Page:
Science & Environment

Why plastic recycling is so confusing

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Most people are trying their best to recycle plastic - but the many different ways in which recycling is collected by councils across the UK has left them confused over what can be recycled and what can't.

New plans on how plastic is recycled in England are being put forward by the government. In the rest of the UK, the strategy for recycling is a devolved issue.

Each council collects its plastic recycling differently. BBC analysis shows there are 39 different sets of rules for what can be put in plastic recycling collections:

  • Most collect bottles
  • Others collect pots, tubs and trays
  • Some collect a much wider range

Around the UK, all four nations are hoping to improve their recycling rates. The review sticks to the aim that 50% of waste will be recycled by 2020 and aims to recycle three quarters of plastic packaging by 2035.

Scotland has a target to recycle 70% of waste by 2025, as does Wales. Northern Ireland has a proposal that 60% of municipal waste is recycled by 2020.

Waste plastic is collected in different ways too:

  • Some local authorities collect all their recycling in one bin
  • Others ask households to separate their plastics from the rest of their recycling

Councils also employ many different companies to collect and sort their plastics.

And having different recycling schemes in different areas - for example, in some areas you can recycle margarine tubs and in other areas you cannot - makes labelling difficult.

Most people in Britain regularly recycle plastic but almost half have had disagreements at home about what type they can put in which bin, a ComRes poll for the BBC suggests.

And more than a quarter have these disagreements at least once a month.

How is the government proposing to tackle plastic recycling?

  • Tackle the current postcode recycling lottery under which different materials are recyclable in different areas
  • Introduce consistent labelling on packaging so consumers know what they can recycle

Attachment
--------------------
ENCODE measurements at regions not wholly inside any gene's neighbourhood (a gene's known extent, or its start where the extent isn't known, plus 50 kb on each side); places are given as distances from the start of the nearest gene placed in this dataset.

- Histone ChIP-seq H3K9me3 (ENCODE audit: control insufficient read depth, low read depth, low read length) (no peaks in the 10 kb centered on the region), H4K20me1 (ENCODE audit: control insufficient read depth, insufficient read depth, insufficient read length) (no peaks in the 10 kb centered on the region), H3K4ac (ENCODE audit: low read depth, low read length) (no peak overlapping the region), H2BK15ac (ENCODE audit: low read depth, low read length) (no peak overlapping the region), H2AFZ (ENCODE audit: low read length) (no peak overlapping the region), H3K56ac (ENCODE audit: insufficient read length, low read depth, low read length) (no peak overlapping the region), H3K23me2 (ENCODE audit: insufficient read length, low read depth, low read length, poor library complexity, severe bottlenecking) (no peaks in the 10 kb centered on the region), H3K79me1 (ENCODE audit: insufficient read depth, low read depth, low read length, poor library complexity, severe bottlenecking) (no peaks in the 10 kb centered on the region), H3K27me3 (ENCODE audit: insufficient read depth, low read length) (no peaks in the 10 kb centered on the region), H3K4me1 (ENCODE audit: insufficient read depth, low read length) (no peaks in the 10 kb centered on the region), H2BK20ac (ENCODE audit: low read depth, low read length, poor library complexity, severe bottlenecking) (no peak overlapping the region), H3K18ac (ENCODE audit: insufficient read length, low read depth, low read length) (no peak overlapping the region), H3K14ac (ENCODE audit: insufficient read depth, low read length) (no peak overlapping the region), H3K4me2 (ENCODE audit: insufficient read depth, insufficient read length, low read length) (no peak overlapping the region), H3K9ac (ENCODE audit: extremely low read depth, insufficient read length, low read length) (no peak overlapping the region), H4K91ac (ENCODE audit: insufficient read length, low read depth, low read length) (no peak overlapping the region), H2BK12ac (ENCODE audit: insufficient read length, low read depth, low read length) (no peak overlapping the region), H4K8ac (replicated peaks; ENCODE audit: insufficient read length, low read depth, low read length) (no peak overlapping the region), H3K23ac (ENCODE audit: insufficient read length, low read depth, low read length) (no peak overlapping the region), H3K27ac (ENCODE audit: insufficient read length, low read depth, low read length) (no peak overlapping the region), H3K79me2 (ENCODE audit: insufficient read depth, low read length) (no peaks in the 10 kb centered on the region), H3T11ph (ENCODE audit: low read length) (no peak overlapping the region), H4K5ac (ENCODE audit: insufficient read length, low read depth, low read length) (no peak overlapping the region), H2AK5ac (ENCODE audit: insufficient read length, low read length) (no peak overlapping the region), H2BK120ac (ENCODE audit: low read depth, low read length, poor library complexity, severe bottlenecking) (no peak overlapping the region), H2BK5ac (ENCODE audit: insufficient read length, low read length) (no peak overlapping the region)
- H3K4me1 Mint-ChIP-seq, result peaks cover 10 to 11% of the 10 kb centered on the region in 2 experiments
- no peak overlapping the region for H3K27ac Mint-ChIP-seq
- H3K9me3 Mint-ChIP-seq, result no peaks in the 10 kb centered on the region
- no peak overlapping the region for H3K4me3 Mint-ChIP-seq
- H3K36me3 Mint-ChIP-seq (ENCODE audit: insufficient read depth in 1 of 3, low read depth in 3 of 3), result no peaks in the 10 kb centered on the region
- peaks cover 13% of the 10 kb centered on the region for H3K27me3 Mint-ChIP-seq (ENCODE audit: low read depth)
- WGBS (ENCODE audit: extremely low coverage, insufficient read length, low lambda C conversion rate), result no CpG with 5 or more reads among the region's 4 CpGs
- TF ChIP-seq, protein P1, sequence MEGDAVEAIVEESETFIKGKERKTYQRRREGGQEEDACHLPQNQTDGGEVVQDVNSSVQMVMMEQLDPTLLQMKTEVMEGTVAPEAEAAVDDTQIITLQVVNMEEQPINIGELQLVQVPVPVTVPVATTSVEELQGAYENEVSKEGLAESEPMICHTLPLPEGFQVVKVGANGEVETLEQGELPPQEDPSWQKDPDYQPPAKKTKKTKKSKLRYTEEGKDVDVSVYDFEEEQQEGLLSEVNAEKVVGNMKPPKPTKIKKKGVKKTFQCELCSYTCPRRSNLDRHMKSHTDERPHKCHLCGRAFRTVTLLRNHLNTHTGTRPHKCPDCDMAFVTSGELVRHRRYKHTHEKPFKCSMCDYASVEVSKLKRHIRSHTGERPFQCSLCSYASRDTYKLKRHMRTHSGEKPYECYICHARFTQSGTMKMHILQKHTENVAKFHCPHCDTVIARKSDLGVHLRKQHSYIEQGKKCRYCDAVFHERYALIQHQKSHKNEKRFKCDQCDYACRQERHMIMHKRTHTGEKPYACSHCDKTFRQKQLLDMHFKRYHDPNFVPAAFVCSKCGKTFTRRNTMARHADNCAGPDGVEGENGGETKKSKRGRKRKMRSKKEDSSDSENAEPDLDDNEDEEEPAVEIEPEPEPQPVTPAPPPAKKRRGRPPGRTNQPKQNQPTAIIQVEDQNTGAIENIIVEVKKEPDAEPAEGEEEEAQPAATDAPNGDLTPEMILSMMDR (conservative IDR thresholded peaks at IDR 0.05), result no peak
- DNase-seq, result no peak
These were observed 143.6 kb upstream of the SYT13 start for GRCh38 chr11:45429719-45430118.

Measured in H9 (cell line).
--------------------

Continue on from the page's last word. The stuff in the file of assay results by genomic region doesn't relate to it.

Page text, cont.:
• Make the firms that produce materials responsible for the cost of disposing of those items
  • Encourage manufacturers to design products that last longer and increase the levels of repair and re-use
  • Crack down on waste crime by introducing electronic tracking of waste shipments
  • Introduce a tax on plastic packaging made of less than 30% recycled plastic
  • Ban plastic packaging where an alternative material could be used
  • Improve the quality of plastic being exported

Plastic can often become too contaminated for recycling and have to be sent to landfill or incinerated instead. This happens for several reasons:

  • People are confused about what goes in which bin
  • People are not always very careful about what they put in
  • The plastic is contaminated with food waste
  • In areas where all recycling is collected in one bin, one type of waste can contaminate another
  • Bottles are mainly made of PET and HDPE and these are easy to collect and recycle
  • Most trays are made from polypropylene and this is pretty easy to recycle too but not all councils have access to the right facilities
  • LDPE, used to make some carrier bags and cling film, is easy to process but more difficult to sort and can often be contaminated with food
  • Polystyrene, used to make some yoghurt pots and plastic cutlery, is not widely recycled
  • PVC makes up small amount of packaging but can contaminate other plastic recycling
  • Biscuit wrappers and meat trays can be made from a mixture of many different types of plastic, making them the most difficult type of packaging to recycle

All plastic can be recycled - but it is not always economical to do so.

  • Bottles attract the best prices, especially clear ones, which is why almost all councils recycle them
  • Coloured plastic is less desirable because the colour cannot be removed, restricting its reuse
  • Polystyrene is almost never recycled because there is no market for it

Most bottles will be sent for reprocessing in this country.

But plastic that is less valuable - about two-thirds collected for recycling - goes overseas and this figure has been rising.

Earlier this year, the National Audit Office reported the plastic sent abroad could be highly contaminated, meaning it may not be reprocessed and could end up in landfill or contributing to pollution.

Some countries are refusing to take any more of our waste.

  • China, Malaysia, and Vietnam have banned waste imports
  • Thailand will introduce a ban in 2021

These bans are having an effect on the prices paid for waste plastic.

And this year the prices of the more contaminated plastics have fallen below zero, meaning companies are now expecting to be paid to take them away.

Design: Debie Loizou. Development: Eleanor Keane.